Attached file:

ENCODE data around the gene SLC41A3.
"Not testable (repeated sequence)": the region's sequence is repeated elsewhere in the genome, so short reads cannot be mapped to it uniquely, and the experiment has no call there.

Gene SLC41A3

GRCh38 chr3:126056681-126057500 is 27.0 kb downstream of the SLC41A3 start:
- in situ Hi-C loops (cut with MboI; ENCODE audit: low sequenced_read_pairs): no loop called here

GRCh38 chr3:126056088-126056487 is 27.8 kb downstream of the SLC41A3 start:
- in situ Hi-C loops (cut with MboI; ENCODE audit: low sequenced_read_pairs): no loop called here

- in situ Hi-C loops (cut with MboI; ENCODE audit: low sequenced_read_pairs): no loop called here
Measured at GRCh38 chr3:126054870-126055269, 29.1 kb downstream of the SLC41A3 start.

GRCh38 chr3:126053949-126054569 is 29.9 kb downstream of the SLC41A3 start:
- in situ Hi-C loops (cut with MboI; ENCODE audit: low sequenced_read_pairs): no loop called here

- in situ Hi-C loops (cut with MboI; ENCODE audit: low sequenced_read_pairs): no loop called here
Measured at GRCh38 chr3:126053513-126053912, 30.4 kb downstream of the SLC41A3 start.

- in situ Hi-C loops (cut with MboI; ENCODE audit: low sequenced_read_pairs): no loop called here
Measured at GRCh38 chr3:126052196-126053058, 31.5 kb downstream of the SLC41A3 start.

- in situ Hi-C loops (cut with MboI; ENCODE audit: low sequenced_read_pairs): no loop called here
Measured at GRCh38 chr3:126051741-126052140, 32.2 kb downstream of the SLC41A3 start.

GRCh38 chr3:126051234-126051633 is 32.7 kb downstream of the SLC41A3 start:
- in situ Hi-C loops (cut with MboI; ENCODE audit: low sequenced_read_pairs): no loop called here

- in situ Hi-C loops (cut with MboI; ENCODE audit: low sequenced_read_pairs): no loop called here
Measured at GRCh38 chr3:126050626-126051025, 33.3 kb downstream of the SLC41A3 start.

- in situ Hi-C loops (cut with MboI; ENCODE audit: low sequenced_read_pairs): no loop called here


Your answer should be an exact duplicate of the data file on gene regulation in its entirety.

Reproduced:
ENCODE data around the gene SLC41A3.
"Not testable (repeated sequence)": the region's sequence is repeated elsewhere in the genome, so short reads cannot be mapped to it uniquely, and the experiment has no call there.

Gene SLC41A3

GRCh38 chr3:126056681-126057500 is 27.0 kb downstream of the SLC41A3 start:
- in situ Hi-C loops (cut with MboI; ENCODE audit: low sequenced_read_pairs): no loop called here

GRCh38 chr3:126056088-126056487 is 27.8 kb downstream of the SLC41A3 start:
- in situ Hi-C loops (cut with MboI; ENCODE audit: low sequenced_read_pairs): no loop called here

- in situ Hi-C loops (cut with MboI; ENCODE audit: low sequenced_read_pairs): no loop called here
Measured at GRCh38 chr3:126054870-126055269, 29.1 kb downstream of the SLC41A3 start.

GRCh38 chr3:126053949-126054569 is 29.9 kb downstream of the SLC41A3 start:
- in situ Hi-C loops (cut with MboI; ENCODE audit: low sequenced_read_pairs): no loop called here

- in situ Hi-C loops (cut with MboI; ENCODE audit: low sequenced_read_pairs): no loop called here
Measured at GRCh38 chr3:126053513-126053912, 30.4 kb downstream of the SLC41A3 start.

- in situ Hi-C loops (cut with MboI; ENCODE audit: low sequenced_read_pairs): no loop called here
Measured at GRCh38 chr3:126052196-126053058, 31.5 kb downstream of the SLC41A3 start.

- in situ Hi-C loops (cut with MboI; ENCODE audit: low sequenced_read_pairs): no loop called here
Measured at GRCh38 chr3:126051741-126052140, 32.2 kb downstream of the SLC41A3 start.

GRCh38 chr3:126051234-126051633 is 32.7 kb downstream of the SLC41A3 start:
- in situ Hi-C loops (cut with MboI; ENCODE audit: low sequenced_read_pairs): no loop called here

- in situ Hi-C loops (cut with MboI; ENCODE audit: low sequenced_read_pairs): no loop called here
Measured at GRCh38 chr3:126050626-126051025, 33.3 kb downstream of the SLC41A3 start.

- in situ Hi-C loops (cut with MboI; ENCODE audit: low sequenced_read_pairs): no loop called here